The question of working hard vs working smart is one that is often debated among entrepreneurs and hustle culture. I often have to take a sober assessment of my own work and ask myself the question of whether what I am doing is really moving the needle of growing our business or is it serving to fill in the gaps and the hours of the day.
Understanding where to get the best return on investment in the early stages of business building can be tough. Striking a balance between working and hard and working smart would seem to be a worthwhile strategy. However, getting to the point where you have this set up and running can take some time.
Optimizing for efficiency is working smart to achieve the best return on investment for your time when you work hard.
Let's look at how we might do this.
Create Systems that allow you to scale
As we have spoken about before, creating systems that allow your business to scale is about optimizing your businesses workflow. Endless work without systems and structure will inevitably lead to burn out and suboptimal results for your business and your team.
Workflow optimization for internal processes should focus on setting up you and your team with the best practises and processes for conducting daily and weekly tasks.
Set up process models as instructions to coordinate the activities within your business. These processes might include tasks and procedural steps for individuals and teams with descriptions of necessary inputs and outputs that align with your overall goals.
Examples for systems and processes around content that we utilize at Startup Sanctuary include our Content Carousel and our Content Distribution model.
Leverage technology where possible to aid your team with optimizing these processes and make your workflow management easier for everyone. Some of the benefits you are likely to see are as follows:
Setting up systems and automations can take some time in the beginning, but it helps to give you more structure in the long run. Having more structure for your repetitive tasks also frees up more time for unstructured creative work. Freeing up this creative bandwidth should be a net result of optimizing your internal processes, so it is best to get this right first.
Sow the Seeds of Compound Growth
Compounding growth is all about expanding your capacity as a business.
“Compound interest is the eighth wonder of the world. He who understands it, earns it … he who doesn’t … pays it.”
That being said, one should not underestimate the work and compounded effort over time that it takes to actually establish momentum in your business. It has to be built up over time before you can achieve a critical mass.
Applying compound growth to your outputs as a business allows you to grow exponentially once you reach a critical mass.
“It’s not the big things that add up in the end; it’s the hundreds, thousands, or millions of little things that separate the ordinary from the extraordinary, argues Darren Hardy,” author of The Compound Effect.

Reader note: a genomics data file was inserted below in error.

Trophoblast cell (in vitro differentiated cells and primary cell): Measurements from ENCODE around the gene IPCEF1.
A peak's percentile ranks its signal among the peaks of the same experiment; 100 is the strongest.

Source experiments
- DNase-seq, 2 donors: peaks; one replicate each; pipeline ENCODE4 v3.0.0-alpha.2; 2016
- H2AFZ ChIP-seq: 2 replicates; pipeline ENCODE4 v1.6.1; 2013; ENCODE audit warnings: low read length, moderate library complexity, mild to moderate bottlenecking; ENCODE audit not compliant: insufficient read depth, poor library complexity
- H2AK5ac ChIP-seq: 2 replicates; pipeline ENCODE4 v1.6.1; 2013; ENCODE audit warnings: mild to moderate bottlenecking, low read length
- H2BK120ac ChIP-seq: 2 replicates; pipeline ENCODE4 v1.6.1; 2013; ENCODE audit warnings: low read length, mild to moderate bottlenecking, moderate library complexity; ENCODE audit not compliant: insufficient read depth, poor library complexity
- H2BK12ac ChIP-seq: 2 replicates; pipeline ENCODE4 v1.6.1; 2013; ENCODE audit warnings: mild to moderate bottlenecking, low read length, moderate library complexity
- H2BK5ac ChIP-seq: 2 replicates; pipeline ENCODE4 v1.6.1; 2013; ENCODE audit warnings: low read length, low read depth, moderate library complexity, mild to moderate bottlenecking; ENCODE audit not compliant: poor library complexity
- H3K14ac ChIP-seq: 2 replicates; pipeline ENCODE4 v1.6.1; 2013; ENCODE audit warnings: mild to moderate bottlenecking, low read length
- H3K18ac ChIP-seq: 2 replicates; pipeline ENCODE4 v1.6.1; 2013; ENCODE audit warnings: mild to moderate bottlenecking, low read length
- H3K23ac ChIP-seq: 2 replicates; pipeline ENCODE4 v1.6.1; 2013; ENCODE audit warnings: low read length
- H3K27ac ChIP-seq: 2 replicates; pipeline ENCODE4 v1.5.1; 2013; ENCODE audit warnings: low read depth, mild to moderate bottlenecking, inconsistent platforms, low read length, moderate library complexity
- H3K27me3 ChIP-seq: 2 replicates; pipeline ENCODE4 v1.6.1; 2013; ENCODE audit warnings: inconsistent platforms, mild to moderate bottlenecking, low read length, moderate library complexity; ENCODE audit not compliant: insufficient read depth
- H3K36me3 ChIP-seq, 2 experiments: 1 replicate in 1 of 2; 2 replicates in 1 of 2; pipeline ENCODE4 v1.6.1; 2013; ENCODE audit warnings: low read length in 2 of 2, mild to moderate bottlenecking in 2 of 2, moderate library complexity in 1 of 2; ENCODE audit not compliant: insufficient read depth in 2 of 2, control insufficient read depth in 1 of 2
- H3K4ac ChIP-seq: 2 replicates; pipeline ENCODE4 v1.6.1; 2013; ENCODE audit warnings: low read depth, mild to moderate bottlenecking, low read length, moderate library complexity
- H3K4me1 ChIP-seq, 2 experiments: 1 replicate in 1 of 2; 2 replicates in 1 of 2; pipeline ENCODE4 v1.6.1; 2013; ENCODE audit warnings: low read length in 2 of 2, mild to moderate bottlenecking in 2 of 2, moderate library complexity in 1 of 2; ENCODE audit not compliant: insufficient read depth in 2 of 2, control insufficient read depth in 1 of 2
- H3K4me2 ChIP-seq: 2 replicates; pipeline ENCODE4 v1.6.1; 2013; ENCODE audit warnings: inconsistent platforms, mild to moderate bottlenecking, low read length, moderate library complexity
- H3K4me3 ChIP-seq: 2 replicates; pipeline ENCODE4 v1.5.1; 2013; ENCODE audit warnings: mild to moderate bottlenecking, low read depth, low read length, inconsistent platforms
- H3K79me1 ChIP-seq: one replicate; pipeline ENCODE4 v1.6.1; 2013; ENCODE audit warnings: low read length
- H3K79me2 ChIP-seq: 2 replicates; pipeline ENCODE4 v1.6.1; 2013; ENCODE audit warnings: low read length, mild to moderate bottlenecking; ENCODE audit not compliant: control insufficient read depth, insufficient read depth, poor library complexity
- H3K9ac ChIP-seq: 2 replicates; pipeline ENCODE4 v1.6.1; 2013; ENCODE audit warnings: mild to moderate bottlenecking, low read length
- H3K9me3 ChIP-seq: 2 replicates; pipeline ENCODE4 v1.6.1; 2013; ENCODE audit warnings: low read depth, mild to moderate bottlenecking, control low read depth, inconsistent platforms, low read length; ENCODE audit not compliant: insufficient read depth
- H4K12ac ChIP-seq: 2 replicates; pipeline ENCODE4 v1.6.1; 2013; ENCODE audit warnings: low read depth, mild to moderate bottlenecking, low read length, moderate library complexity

You may have heard stories about how one deal, one relationship or one opportunity changed the entire trajectory of a business. While this is often very true, it is likely that a deal, relationship or opportunity like that only came about because of the effort that went into showing up day after day and compounding business outputs for months and possibly even years before that.
“The harder I work, the luckier I get” - Samuel Goldwyn
You increase the chances of serendipity by documenting your business journey and showing up on a consistent basis. Discipline and concentrated compounded effort over time will get almost anyone results, regardless of your natural ability or skill in a particular area.
Compounding effects apply to creative output, business decisions, relationships built, products sold and customers satisfied. If you are in the game of creating content as a core pillar of your business (which you should be), all of this content built up and compounded over time will act as a creative portfolio of past experience and a ‘proof of work’ for future customers.
Structure The Hustle
The idea of ‘Hustle’ gets a bad wrap sometimes. It is certainly true that anyone who has built a thriving business or achieved a significant degree of success has worked extremely hard for it. Having that Hustle mindset and being deliberate about setting up systems that allow you to get the best return on investment for your time should go hand in hand.
Creating systems that allow you to capture your compounded growth over time is the most effective way to record your ‘proof of work’. Consistently scale this over a long enough time horizon and you will see the results reflected. Creating for yourself the environment and structure within which you can hustle and work hard will yield optimal results.
Catherine is the head of Operations at Soar.sh, a marketing services agency for growing startups. Soar helps digital companies grow faster with...